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Temple Sinai, Oakland, Calif.

temple_sinaiTemple Sinai in Oakland, Calif., is the oldest and largest synagogue in the East Bay. The building program for the synagogue included 18,800 square feet of new construction and 9,865 square feet of renovation. Three jewel-like elements-the chapel, the community living room and the library-are wrapped in 6,000 square feet of 1-mm folded VMZinc PIGMENTO Green zinc double lock standing seam panels from Umicore Building Products USA Inc., Raleigh, N.C. Exposed steel elements are featured in clerestory glazing of the chapel, the circulation's spine colonnade and in its three-story glazed walls.

The metal-clad walls and ceiling form a continuous band that in the chapel is inspired by the Jewish tallit, or prayer shawl. The living room and library round out the other foundations of Jewish life representing community and study. Copper was originally planned for the project, but the city of Oakland is moving towards a ban on architectural copper due to copper emissions and run-off into the San Francisco Bay. As a result, tinted zinc was chosen.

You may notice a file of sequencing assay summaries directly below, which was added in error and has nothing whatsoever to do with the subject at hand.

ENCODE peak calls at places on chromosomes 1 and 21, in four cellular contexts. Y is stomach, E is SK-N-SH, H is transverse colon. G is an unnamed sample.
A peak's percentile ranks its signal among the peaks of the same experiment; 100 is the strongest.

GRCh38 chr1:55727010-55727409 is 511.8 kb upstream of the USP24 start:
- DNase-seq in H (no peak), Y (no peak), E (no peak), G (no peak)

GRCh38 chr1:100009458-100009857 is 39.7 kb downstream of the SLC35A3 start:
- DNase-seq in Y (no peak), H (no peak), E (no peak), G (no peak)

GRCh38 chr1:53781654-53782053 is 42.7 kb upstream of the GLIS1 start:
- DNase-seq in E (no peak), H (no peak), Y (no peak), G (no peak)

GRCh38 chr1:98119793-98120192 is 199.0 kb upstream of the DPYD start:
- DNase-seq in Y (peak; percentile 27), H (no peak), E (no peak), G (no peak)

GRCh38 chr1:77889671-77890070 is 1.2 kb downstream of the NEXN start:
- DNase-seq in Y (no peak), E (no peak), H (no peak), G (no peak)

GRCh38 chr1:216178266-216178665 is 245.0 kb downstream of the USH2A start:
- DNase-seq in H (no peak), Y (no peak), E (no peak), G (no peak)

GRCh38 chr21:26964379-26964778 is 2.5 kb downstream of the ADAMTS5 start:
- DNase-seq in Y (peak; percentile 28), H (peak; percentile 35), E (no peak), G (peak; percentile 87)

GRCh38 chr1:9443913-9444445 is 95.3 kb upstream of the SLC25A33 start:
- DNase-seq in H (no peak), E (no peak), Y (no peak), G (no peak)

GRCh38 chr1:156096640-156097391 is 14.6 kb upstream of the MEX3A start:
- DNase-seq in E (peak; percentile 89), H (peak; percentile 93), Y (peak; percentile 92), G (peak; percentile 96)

The end result is a facility that mimics the Western Wall in Jerusalem. The circulation spine is the same length, 187 feet, as the exposed section of the Western Wall. There is a digital installation embedded in the wall that displays electronic text from random passages of the Talmud. This enables visitors to contemplate ancient text and its commentary.

Mark Horton Architecture, San Francisco, and Michael Harris Architecture, San Francisco, served as the project's architects. Oliver and Co., Richmond, Calif., was the general contractor, and Peterson Sheet Metal, San Ramon, Calif. was the installer. The First Hebrew Congregation of Oakland is the owner.

Umicore Building Products USA Inc.,